History Channel's blog

THE HISTORY CHANNEL – Tuesday 22 January, 8.30pm

For a generation, Malcolm and Donald Campbell, father and son, dominated the struggle to be the fastest man alive. This is the story of two men who wanted to shatter records and venture where none had gone before. But were their motivations really that similar? Malcolm Campbell began by repeatedly breaking land speed records, going ever faster, fuelled by new technology developed during the Great War. His young son Donald watched, as his father became famous in an age when the media respected celebrity. Malcolm was hailed as a national hero. It is said that by the time Donald began breaking records he had to cope with a harsher media, prone to knocking down heroes and questioning their motives. After Malcolm’s death in 1949 Donald vowed to step into his father’s shoes and continue to pursue the dream.

THE HISTORY CHANNEL – Monday 21 January, 7.30pm

A hundred years ago, the world of the British manor house was at its height. It was a world of luxury and privilege that has provided a majestic backdrop to a range of movies and costume dramas to this day. But what was really going on behind those stately walls? Find out when this program looks beyond fiction to the truth of the lives lived in these ancient British houses, and shows how mounting financial, political and social pressures were poised to bring momentous changes.

THE HISTORY CHANNEL – Monday 21 January, 7.30pm

The great Lisbon earthquake of 1755 was the first great natural disaster to strike the heart of a large European city. For six minutes the earth shook, bringing down churches, palaces, and thousands of houses. After a 15-meter-high tsunami submerged the lower city, fires broke out and wrought more damage. The program shows how the quake unfolded and draws many parallels to the tsunamis of 2004 and the perpetually threatened California coastline, including crisis management and city planning.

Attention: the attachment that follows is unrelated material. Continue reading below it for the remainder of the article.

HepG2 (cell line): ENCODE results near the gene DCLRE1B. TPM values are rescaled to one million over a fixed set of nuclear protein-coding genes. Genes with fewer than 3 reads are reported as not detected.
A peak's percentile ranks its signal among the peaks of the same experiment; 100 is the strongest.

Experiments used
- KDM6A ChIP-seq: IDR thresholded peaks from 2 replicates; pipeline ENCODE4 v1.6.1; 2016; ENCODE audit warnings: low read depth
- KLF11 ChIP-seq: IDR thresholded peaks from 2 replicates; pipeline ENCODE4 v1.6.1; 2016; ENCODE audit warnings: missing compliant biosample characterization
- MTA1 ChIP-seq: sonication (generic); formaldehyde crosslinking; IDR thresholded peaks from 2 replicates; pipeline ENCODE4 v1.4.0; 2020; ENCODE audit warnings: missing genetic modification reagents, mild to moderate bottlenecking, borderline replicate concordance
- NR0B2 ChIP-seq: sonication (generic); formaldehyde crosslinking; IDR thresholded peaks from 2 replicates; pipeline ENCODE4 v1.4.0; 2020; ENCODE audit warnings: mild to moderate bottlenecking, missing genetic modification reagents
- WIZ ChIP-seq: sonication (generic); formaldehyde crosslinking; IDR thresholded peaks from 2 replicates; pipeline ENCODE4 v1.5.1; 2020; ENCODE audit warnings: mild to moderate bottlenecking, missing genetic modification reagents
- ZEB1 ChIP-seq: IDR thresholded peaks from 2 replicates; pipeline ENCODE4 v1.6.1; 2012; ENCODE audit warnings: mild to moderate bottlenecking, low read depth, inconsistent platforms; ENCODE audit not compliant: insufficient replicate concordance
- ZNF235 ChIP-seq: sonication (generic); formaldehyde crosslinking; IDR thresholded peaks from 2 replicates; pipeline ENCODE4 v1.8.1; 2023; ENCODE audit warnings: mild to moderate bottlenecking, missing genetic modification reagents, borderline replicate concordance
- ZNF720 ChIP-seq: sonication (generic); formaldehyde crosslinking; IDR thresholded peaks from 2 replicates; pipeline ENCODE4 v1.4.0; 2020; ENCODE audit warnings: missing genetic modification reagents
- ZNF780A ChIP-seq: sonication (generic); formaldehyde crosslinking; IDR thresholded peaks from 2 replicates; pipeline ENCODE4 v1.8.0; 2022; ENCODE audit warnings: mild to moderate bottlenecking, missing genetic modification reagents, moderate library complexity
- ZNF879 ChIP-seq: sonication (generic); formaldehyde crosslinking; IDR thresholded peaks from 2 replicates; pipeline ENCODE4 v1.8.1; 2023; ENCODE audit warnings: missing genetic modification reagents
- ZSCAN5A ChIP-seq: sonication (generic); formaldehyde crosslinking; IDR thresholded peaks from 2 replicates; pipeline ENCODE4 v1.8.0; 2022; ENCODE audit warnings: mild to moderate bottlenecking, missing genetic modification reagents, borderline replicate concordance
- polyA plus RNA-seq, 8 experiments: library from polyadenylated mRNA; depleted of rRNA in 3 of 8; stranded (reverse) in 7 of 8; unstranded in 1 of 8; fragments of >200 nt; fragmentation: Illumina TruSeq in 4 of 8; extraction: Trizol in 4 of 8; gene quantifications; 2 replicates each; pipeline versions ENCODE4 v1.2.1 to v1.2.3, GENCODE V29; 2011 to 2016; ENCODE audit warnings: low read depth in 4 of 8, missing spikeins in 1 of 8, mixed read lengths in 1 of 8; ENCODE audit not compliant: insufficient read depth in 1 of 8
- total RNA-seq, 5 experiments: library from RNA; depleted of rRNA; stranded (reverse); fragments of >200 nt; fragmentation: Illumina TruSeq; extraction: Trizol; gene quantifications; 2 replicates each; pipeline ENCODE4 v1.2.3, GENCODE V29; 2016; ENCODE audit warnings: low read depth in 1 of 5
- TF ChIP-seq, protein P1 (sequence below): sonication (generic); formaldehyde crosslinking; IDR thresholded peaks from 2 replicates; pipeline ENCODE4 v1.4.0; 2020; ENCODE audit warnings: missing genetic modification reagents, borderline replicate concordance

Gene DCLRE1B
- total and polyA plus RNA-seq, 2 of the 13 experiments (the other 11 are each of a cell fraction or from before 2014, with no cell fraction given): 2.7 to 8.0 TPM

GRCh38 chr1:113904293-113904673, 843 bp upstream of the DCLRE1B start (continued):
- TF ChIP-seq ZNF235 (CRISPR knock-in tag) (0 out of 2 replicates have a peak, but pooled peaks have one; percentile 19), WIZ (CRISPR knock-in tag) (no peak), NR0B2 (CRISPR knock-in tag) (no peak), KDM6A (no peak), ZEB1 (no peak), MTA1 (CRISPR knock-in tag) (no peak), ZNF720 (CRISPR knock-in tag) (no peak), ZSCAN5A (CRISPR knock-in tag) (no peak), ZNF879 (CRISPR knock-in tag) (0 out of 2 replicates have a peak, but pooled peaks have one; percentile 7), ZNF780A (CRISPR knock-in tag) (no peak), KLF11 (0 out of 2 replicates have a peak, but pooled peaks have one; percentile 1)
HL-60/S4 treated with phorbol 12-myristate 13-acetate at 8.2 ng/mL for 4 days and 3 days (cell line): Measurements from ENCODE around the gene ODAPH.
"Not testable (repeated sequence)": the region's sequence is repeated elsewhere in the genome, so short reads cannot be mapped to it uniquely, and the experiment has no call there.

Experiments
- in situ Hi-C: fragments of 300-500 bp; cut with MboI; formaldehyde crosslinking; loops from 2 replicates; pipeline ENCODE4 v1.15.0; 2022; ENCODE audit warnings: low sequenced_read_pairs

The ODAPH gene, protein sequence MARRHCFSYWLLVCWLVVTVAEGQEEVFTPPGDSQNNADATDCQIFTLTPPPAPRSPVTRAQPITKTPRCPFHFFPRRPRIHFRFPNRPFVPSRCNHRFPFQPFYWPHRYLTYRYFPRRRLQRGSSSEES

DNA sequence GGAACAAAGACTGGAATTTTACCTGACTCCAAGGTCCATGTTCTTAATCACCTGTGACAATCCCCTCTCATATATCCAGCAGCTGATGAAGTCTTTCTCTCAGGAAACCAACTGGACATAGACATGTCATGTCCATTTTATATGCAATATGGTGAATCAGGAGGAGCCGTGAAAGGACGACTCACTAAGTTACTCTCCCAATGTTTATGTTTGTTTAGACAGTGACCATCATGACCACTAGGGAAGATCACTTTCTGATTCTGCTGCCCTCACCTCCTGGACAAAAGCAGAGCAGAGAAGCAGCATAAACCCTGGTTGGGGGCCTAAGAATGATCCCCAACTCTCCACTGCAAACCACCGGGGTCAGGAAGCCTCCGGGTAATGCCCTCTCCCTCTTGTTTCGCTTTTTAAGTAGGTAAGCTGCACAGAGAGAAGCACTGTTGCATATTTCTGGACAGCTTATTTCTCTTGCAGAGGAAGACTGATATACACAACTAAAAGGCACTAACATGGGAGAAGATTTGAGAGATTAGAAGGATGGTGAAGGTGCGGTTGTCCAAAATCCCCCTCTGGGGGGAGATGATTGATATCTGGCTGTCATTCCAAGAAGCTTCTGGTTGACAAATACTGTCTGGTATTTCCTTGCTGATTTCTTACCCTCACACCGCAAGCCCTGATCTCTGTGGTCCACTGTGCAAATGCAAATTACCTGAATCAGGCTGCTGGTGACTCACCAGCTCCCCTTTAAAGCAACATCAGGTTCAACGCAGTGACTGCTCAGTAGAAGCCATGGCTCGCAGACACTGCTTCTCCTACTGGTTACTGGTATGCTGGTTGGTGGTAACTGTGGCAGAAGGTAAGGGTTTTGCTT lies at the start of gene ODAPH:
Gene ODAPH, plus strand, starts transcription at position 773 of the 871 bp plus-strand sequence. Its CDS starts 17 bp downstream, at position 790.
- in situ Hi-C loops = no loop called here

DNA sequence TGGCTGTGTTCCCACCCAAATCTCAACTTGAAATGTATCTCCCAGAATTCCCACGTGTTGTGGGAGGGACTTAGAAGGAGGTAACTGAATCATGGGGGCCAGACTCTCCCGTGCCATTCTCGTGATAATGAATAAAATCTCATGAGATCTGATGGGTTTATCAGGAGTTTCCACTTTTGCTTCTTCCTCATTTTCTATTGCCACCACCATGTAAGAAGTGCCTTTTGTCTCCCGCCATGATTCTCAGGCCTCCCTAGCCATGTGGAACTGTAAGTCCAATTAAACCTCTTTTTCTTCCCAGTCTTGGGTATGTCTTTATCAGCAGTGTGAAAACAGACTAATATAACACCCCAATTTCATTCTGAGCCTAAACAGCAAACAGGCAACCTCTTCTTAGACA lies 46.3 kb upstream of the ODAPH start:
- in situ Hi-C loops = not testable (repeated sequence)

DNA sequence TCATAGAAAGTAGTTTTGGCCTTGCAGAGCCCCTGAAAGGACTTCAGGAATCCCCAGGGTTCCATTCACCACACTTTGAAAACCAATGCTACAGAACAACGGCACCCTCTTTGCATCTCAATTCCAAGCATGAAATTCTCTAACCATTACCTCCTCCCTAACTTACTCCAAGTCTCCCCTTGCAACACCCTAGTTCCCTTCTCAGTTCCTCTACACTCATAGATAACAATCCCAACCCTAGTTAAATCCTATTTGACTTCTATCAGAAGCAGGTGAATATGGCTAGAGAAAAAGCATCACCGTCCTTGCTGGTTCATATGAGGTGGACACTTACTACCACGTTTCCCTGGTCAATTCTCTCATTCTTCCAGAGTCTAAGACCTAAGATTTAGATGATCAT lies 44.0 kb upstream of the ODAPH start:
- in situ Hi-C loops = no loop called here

THE HISTORY CHANNEL – Saturday 19 January at 8.30pm

In 1909 two Americans, Commander Robert E. Peary and Frederick A. Cook, each claimed to have reached the North Pole first. This film portrays a major historical controversy and examines the painstaking research of a U.S. librarian who shows that Cook constantly altered and falsified his readings; however, we also learn that Peary had no concrete proof that he was at the North Pole! A thrilling, emotional adventure and detective story with many twists and a sensational conclusion.

THE HISTORY CHANNEL – Friday 18 January, 7.30pm

Thirty six years after it happened History Channel reveals the never before told true story of the courage and compassion, the heartbreak and heroes of the Granville Train Disaster. For the first time, survivors and rescuers reunite to recall the fateful moments on January 18, 1977 when a regular train ride from the Blue Mountains to work, a shopping trip to the city or a school holiday adventure instead became a journey that would end as Australia’s worst rail tragedy.